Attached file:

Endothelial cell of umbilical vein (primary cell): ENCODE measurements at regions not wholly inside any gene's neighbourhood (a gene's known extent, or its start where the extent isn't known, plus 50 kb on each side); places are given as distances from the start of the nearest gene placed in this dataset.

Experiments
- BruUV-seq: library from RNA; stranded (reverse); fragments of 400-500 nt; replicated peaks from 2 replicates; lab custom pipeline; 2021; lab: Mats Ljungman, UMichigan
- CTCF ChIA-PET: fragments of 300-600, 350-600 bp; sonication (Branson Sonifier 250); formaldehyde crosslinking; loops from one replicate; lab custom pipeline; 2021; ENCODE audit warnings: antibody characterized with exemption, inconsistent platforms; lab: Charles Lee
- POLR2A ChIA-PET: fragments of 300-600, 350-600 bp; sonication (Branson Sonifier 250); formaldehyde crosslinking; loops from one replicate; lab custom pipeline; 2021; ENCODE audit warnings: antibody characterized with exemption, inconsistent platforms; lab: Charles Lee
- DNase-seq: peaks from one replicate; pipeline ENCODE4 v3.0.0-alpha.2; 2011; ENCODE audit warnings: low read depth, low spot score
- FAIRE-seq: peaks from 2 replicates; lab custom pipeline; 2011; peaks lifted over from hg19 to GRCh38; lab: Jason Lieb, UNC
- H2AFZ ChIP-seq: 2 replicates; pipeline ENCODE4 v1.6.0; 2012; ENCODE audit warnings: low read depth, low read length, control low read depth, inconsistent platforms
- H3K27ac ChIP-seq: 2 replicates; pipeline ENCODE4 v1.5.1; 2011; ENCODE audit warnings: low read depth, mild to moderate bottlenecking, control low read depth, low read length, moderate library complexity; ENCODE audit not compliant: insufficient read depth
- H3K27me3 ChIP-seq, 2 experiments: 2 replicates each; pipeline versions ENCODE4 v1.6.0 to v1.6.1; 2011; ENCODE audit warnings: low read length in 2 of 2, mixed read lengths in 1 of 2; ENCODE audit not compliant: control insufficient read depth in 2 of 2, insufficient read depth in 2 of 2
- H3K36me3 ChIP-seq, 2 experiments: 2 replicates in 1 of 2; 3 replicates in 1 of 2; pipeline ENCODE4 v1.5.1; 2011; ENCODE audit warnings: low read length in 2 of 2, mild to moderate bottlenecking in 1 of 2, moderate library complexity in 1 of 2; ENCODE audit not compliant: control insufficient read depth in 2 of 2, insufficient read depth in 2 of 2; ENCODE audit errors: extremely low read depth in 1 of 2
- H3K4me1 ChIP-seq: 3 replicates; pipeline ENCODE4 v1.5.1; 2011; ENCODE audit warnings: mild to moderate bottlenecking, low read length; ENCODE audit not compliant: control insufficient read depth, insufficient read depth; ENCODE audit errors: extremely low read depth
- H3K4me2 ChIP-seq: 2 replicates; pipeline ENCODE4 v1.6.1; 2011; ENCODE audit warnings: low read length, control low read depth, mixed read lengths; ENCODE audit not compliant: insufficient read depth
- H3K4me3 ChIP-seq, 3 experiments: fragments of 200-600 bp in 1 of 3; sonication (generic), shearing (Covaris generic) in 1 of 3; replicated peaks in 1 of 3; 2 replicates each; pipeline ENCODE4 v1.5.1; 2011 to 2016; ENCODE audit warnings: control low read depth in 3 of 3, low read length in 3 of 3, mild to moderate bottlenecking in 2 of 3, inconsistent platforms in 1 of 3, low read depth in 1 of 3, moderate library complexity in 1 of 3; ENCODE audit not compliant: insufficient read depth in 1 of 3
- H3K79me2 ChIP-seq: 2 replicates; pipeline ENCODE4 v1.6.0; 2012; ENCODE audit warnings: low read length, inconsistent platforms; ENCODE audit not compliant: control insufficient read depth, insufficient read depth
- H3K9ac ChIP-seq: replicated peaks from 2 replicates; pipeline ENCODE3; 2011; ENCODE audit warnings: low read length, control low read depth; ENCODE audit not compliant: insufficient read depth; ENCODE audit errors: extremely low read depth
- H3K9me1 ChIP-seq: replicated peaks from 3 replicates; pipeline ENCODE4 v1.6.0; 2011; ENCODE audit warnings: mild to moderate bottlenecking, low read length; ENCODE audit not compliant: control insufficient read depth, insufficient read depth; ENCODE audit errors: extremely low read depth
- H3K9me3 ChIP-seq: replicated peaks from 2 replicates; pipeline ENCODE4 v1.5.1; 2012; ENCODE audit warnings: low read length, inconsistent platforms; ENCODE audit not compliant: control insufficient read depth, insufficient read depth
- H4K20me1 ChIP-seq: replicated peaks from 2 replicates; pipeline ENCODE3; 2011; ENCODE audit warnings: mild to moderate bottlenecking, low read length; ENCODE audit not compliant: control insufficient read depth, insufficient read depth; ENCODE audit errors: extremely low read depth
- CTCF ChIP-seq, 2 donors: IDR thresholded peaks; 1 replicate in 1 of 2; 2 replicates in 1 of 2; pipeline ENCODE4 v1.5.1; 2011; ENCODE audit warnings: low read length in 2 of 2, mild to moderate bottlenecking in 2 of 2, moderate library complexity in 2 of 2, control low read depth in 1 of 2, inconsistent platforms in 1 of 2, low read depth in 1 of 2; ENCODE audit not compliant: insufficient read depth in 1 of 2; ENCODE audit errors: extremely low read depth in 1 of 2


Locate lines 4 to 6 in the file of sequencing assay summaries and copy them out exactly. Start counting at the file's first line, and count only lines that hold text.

- CTCF ChIA-PET: fragments of 300-600, 350-600 bp; sonication (Branson Sonifier 250); formaldehyde crosslinking; loops from one replicate; lab custom pipeline; 2021; ENCODE audit warnings: antibody characterized with exemption, inconsistent platforms; lab: Charles Lee
- POLR2A ChIA-PET: fragments of 300-600, 350-600 bp; sonication (Branson Sonifier 250); formaldehyde crosslinking; loops from one replicate; lab custom pipeline; 2021; ENCODE audit warnings: antibody characterized with exemption, inconsistent platforms; lab: Charles Lee
- DNase-seq: peaks from one replicate; pipeline ENCODE4 v3.0.0-alpha.2; 2011; ENCODE audit warnings: low read depth, low spot score